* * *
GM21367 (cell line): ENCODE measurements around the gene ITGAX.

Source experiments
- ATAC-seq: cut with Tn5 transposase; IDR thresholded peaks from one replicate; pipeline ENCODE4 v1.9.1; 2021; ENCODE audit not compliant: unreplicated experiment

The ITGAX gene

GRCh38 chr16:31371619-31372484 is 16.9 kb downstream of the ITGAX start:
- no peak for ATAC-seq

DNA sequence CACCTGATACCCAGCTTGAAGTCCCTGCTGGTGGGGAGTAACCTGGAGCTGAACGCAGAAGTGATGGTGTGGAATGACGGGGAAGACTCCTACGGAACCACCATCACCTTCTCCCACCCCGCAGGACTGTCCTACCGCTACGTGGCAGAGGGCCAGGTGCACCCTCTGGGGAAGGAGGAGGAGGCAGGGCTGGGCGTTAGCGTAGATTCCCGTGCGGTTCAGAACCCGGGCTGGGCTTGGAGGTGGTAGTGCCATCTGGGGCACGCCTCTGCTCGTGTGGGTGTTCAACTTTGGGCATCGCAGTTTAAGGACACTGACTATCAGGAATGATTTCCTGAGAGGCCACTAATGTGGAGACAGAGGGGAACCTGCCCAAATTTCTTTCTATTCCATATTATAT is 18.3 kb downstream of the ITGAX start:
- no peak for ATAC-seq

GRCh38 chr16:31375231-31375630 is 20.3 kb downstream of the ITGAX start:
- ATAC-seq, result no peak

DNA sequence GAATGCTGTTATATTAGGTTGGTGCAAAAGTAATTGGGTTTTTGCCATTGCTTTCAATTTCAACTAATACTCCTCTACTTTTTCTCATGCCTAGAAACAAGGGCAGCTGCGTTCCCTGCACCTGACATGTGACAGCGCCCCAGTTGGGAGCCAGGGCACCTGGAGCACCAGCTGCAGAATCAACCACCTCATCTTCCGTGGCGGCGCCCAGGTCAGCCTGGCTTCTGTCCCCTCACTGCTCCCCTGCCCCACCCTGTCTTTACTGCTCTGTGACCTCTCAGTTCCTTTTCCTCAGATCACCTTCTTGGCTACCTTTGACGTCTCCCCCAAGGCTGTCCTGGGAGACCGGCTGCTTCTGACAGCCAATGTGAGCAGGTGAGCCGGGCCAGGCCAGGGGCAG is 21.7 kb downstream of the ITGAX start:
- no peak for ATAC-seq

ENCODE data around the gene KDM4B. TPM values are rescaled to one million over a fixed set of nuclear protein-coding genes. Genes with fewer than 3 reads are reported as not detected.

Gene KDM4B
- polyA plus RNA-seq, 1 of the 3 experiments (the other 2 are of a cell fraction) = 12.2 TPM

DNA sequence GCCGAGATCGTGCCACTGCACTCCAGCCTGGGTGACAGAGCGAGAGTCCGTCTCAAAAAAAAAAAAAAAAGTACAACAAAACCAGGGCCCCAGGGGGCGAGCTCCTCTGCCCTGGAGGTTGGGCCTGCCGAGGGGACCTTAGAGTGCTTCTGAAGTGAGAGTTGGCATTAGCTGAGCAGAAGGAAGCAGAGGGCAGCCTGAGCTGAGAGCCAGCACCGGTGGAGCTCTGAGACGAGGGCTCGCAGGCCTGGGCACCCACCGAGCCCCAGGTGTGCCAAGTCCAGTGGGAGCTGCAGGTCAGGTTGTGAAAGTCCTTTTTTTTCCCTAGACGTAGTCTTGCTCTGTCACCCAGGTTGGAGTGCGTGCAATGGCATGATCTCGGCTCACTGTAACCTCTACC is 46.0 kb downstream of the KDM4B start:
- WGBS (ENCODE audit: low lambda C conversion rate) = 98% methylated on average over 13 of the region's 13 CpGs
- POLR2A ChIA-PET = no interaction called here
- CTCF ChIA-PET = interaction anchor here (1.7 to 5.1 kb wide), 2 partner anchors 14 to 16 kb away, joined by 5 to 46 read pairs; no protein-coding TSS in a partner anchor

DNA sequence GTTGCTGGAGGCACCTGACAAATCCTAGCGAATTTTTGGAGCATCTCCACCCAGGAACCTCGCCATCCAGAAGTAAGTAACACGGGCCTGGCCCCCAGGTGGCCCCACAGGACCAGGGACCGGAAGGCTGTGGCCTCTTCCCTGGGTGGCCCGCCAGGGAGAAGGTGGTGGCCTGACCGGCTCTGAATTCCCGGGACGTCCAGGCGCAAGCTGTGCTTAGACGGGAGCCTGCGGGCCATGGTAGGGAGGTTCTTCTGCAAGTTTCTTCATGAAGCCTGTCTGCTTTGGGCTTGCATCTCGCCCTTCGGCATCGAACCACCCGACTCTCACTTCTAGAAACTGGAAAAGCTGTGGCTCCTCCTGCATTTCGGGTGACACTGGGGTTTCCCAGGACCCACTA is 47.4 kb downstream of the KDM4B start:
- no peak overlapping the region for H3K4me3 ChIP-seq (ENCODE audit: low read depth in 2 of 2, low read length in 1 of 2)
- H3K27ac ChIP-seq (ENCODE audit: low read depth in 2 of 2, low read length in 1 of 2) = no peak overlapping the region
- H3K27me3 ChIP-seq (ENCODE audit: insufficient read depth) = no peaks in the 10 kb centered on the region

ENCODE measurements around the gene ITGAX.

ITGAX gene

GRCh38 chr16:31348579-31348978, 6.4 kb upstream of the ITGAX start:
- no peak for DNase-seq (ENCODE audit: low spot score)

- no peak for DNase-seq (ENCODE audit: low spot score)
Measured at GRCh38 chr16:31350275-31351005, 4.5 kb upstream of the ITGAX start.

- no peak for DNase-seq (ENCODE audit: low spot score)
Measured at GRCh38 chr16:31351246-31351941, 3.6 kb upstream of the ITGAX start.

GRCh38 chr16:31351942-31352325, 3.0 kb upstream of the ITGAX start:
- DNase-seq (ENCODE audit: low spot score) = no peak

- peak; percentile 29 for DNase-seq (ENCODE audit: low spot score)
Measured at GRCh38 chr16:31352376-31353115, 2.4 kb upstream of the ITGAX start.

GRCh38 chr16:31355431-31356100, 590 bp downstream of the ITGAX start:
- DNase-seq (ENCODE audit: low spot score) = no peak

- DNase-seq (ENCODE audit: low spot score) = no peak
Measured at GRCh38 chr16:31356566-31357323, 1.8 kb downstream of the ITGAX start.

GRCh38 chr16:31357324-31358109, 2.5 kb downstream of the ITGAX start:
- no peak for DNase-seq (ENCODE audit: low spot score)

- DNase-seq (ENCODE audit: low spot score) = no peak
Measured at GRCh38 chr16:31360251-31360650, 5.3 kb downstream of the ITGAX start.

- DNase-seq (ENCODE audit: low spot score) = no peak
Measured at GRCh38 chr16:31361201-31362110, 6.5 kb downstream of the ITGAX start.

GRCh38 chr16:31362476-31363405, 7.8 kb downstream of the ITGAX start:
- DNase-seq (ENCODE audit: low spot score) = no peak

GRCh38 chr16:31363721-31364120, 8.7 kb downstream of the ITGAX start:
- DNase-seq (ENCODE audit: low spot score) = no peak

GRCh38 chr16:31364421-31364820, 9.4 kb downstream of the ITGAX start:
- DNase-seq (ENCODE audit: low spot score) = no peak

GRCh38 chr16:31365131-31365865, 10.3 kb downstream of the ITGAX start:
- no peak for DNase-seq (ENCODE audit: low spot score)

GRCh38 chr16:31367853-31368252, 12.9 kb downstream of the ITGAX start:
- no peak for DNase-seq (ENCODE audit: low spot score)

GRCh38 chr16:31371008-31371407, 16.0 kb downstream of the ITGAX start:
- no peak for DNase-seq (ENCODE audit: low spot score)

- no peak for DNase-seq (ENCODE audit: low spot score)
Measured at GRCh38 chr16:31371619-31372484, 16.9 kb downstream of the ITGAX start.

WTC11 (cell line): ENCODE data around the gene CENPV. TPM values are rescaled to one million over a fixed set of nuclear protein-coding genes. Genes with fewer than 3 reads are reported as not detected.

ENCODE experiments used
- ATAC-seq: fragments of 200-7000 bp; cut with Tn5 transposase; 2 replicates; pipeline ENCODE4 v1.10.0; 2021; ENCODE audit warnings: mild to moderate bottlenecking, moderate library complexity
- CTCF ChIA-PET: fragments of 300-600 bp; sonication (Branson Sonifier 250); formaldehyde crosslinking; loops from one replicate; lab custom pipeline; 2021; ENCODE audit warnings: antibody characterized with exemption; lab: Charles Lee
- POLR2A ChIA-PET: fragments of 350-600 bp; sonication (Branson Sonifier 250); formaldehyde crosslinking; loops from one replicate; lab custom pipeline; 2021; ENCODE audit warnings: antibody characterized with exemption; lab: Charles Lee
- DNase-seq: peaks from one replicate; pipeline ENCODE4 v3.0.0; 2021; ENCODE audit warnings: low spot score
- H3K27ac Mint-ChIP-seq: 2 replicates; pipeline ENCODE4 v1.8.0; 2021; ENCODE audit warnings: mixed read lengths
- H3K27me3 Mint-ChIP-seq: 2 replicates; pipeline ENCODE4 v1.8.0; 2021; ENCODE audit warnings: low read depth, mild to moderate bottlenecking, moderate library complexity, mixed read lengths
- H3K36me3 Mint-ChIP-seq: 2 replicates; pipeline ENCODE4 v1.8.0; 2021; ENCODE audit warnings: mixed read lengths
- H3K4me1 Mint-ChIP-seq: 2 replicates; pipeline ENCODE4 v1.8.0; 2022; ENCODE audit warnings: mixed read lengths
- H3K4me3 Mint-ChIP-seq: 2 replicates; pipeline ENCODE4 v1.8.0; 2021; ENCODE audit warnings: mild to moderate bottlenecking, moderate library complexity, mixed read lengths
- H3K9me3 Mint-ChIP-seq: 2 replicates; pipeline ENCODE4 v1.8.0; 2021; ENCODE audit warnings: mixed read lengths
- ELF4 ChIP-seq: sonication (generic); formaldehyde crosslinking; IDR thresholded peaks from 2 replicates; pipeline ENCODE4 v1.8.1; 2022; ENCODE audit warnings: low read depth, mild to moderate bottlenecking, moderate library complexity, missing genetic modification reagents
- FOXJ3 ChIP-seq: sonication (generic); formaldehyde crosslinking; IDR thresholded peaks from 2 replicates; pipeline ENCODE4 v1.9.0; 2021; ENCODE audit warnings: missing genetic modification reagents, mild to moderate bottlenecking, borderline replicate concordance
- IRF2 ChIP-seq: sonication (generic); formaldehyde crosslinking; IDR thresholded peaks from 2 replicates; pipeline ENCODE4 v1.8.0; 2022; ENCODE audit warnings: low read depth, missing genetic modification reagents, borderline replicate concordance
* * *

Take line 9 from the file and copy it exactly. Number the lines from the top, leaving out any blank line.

GRCh38 chr16:31375231-31375630 is 20.3 kb downstream of the ITGAX start: